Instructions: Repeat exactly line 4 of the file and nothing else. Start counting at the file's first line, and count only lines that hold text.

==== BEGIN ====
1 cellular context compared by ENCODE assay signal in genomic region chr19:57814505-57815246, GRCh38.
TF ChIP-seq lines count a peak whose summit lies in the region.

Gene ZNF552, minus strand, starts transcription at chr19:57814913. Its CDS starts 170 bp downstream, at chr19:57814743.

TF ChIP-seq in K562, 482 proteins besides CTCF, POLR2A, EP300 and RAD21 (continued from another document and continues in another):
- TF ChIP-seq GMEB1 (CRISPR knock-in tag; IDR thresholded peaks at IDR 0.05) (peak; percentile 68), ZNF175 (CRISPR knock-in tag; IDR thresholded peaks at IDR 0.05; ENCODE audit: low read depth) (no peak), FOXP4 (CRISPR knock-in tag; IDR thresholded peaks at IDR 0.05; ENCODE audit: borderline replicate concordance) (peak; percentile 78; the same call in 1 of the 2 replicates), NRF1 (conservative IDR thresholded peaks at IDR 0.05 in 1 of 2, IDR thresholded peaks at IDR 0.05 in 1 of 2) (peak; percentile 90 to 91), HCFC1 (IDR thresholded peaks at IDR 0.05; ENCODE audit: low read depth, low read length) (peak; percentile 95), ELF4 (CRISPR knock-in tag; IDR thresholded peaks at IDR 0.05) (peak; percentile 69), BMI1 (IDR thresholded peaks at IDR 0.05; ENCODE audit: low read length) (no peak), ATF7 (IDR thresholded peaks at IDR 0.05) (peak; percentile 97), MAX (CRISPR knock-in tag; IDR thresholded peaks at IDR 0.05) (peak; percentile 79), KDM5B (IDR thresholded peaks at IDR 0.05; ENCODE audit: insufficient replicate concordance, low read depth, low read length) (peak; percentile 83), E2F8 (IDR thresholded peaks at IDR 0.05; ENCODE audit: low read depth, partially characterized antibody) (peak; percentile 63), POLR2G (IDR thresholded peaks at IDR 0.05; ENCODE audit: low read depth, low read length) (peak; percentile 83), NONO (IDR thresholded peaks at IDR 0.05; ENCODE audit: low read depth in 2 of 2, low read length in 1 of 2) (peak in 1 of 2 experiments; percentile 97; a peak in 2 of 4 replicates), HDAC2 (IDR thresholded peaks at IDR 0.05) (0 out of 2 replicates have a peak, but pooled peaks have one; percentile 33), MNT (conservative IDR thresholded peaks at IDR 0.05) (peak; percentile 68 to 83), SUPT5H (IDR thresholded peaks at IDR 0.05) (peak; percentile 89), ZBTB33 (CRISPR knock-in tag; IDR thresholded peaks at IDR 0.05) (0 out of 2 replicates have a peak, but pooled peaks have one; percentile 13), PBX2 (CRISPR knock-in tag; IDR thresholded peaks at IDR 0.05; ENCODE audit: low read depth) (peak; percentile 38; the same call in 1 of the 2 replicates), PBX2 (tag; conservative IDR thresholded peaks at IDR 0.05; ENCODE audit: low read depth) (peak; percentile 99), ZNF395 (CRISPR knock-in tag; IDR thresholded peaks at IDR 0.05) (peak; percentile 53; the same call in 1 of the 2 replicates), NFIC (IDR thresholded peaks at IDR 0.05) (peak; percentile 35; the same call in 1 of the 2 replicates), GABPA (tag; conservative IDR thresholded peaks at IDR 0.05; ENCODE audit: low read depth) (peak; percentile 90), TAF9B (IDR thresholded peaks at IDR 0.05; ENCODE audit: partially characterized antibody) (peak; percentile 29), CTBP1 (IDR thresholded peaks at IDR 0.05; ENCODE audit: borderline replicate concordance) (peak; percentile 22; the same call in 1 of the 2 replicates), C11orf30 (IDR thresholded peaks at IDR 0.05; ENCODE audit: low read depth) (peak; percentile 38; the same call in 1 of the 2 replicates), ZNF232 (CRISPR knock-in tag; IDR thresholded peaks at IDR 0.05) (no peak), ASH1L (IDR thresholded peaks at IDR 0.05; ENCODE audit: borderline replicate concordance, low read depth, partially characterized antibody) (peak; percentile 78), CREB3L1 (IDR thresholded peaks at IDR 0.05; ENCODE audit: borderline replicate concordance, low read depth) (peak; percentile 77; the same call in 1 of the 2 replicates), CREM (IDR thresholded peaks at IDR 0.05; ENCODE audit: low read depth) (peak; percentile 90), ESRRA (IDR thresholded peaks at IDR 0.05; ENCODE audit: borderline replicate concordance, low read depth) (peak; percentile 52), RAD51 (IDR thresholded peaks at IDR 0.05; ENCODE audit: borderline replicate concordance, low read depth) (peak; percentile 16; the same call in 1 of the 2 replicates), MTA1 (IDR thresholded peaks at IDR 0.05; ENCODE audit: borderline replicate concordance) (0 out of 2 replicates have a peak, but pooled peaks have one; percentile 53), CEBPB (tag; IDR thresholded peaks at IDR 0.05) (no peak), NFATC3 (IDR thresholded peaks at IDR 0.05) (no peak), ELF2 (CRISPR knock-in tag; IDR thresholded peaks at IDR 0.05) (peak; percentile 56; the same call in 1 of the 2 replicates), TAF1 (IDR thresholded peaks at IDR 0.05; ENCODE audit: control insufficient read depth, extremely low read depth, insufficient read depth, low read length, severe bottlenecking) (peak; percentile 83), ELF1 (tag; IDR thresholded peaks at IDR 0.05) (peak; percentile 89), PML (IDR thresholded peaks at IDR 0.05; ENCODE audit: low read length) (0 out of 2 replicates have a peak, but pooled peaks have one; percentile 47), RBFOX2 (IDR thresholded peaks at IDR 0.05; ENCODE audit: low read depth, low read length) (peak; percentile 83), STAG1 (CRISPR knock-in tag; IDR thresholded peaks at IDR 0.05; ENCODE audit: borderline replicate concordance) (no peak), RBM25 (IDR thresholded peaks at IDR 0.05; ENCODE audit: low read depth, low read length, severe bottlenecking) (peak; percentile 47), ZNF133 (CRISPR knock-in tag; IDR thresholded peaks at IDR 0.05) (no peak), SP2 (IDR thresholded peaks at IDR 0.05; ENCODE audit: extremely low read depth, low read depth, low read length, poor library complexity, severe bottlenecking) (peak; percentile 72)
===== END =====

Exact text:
TF ChIP-seq in K562, 482 proteins besides CTCF, POLR2A, EP300 and RAD21 (continued from another document and continues in another):